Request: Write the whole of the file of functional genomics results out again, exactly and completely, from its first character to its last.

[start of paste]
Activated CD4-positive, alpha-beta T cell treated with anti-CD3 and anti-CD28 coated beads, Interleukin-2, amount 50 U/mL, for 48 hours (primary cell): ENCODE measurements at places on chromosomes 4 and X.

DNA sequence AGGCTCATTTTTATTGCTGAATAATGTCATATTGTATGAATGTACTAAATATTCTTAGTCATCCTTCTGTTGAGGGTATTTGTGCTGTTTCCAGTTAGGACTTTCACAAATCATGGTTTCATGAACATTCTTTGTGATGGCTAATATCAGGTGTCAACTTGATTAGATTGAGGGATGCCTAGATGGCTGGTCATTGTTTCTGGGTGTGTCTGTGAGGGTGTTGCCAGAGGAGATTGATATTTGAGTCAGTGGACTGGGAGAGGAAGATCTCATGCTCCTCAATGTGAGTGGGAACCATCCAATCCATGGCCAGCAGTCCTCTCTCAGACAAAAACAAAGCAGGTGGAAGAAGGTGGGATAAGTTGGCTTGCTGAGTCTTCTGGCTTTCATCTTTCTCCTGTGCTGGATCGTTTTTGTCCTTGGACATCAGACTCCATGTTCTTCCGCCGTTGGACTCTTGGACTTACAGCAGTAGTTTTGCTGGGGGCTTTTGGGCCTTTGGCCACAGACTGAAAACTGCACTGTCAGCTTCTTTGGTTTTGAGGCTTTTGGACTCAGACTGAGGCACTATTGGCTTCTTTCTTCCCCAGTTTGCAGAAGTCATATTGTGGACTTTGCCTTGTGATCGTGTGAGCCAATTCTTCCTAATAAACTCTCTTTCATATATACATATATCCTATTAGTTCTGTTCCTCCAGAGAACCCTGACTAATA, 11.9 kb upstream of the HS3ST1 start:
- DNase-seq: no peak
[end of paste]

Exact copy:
Activated CD4-positive, alpha-beta T cell treated with anti-CD3 and anti-CD28 coated beads, Interleukin-2, amount 50 U/mL, for 48 hours (primary cell): ENCODE measurements at places on chromosomes 4 and X.

DNA sequence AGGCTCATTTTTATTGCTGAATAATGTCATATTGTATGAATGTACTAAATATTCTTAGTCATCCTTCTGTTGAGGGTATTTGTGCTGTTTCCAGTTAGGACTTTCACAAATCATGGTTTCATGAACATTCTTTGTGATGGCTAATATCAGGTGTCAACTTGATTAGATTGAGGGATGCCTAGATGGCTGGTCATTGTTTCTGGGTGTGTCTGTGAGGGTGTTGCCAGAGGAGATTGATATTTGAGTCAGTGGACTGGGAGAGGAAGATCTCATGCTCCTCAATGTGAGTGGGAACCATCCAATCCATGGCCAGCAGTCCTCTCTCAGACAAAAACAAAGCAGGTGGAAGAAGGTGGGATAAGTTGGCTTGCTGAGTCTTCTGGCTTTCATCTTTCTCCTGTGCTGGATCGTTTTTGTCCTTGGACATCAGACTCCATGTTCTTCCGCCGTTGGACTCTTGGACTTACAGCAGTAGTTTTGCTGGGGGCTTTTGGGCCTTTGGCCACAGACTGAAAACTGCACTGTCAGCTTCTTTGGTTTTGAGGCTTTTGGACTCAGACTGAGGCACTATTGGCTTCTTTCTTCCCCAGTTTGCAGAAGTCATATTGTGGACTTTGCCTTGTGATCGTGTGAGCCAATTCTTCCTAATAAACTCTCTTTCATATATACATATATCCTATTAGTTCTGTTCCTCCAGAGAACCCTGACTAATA, 11.9 kb upstream of the HS3ST1 start:
- DNase-seq: no peak